International adoptions were conducted by the State authorities and monitoring of the procedures did not bring up any issues or irregularities.  Children adopted abroad were monitored until the age of 18; last year, 40 children had been adopted abroad from Slovakia. 

A Committee Expert asked about the Parliamentary inquiry in the situation of 357 older Roma children adopted to Italy in which child trafficking was suspected.  In response, the delegation said that the issue had been blown out of proportion by the media.

The extraterritorial extradition in crimes against children still needed to be regulated and the Ministry of Justice had ongoing discussions with the Office of the Prosecutor General in this matter.

Examination of the report under the Optional Protocol to the Convention on the Rights of the Child on the involvement of children in armed conflict

Questions by Experts

GEHAD MADI, Committee Expert acting as Rapporteur for the Report of the United States under the Optional Protocol to the Convention on the Rights of the Child on the involvement of children in armed conflict, welcomed the 2006 abolition of obligatory recruitment in the armed forces and the fact that the minimum age of entry into service was 18 years of age, which was in line with international standards.  How did Slovakia implement the provisions of the Optional Protocol and how many complaints were received by the Ombudsmen for crimes under the Optional Protocol?  Which body was in charge of coordination of the implementation of the provisions of the Optional Protocol and how were those provisions included in training and public awareness programmes?  Domestic law criminalized and punished the use and recruitment of children under the age of 15, but recruitment of children under the age of 18 must be criminalized as well.  There remained only one secondary military school in the country; how many students attended the school and what was its curriculum?  Slovakia received unaccompanied children and refugees; what procedures were in place to determine whether any of those children were involved in armed conflict and what protective measures were available?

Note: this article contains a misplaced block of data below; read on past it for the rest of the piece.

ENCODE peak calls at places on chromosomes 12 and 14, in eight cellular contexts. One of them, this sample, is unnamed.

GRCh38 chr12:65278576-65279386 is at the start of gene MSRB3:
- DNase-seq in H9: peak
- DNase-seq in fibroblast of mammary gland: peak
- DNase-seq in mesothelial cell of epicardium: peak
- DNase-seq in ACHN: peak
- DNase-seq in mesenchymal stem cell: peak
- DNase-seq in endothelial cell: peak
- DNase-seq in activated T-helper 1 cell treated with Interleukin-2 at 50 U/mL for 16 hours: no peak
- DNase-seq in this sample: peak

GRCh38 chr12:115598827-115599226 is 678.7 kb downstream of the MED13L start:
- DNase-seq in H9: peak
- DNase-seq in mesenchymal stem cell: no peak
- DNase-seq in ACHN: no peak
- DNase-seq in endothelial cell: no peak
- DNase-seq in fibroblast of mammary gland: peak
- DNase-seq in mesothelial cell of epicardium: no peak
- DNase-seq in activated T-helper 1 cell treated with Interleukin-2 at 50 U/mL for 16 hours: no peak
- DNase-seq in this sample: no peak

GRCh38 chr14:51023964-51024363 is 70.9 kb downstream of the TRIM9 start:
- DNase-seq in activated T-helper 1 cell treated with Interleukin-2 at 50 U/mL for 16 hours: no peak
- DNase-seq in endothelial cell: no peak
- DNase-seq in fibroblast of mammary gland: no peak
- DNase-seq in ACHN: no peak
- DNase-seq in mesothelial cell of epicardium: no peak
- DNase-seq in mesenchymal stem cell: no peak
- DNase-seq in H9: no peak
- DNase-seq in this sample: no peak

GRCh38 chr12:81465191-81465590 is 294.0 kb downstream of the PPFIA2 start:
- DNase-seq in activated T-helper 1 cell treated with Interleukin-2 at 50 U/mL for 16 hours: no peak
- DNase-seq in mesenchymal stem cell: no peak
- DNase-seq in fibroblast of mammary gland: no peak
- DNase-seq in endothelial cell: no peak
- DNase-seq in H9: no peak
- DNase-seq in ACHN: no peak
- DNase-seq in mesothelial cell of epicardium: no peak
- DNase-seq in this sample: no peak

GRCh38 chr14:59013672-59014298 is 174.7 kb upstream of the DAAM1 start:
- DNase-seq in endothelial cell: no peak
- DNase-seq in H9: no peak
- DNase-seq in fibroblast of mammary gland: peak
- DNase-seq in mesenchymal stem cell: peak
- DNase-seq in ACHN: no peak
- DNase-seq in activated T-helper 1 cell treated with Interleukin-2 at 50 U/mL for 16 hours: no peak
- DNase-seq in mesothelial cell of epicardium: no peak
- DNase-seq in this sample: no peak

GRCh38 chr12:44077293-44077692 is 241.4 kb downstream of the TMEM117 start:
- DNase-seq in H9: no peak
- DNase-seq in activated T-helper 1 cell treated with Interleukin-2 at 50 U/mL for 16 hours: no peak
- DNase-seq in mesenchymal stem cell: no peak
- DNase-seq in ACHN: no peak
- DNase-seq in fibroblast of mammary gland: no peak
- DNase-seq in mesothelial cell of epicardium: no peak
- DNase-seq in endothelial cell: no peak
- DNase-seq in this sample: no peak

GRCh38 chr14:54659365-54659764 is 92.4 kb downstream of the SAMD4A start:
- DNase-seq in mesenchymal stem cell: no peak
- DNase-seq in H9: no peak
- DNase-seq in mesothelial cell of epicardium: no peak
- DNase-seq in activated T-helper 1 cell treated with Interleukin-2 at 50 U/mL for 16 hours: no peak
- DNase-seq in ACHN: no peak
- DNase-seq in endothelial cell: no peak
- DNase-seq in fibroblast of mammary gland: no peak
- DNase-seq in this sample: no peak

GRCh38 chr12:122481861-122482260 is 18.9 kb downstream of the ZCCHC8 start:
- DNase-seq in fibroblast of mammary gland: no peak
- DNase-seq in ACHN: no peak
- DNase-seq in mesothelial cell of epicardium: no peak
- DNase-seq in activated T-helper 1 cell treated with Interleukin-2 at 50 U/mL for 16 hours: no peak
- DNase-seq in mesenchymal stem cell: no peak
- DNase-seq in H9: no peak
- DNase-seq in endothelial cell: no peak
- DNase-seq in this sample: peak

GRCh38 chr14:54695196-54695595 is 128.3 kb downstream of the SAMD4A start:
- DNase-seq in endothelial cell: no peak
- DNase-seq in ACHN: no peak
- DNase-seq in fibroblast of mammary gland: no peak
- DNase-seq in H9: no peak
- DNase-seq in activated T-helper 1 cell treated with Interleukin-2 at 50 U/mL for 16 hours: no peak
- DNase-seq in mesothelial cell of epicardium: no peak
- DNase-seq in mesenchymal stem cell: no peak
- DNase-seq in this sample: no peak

Other Experts asked the delegation about the legal liability of private military and defence companies, extraterritorial jurisdiction, whether recruitment of children aged 15 to 19 was criminalized, arms manufacturing in Slovakia and sale of weapons to regions at risk of using children in armed conflict, and the system of verification and control of weapons in transit.

Response by Delegation

Responding to these questions and comments and others, the delegation said the Ministry of Defence had the primary responsibility for the implementation of the provisions of the Optional Protocol, and it closely cooperated with a number of other institutions and agencies, such as with the Ministry of Foreign Affairs, the United Nations Children’s Fund and the State Committee for the International Humanitarian Law.  The main task of the National Action Plan for Children 2012 in relation to the Optional Protocol was related to the drafting of the report submitted to the Committee in 2009.  The Ministry of Labour and Social Affairs was in charge of coordinating activities and implementation of the provisions of the Convention on the Rights of the Child.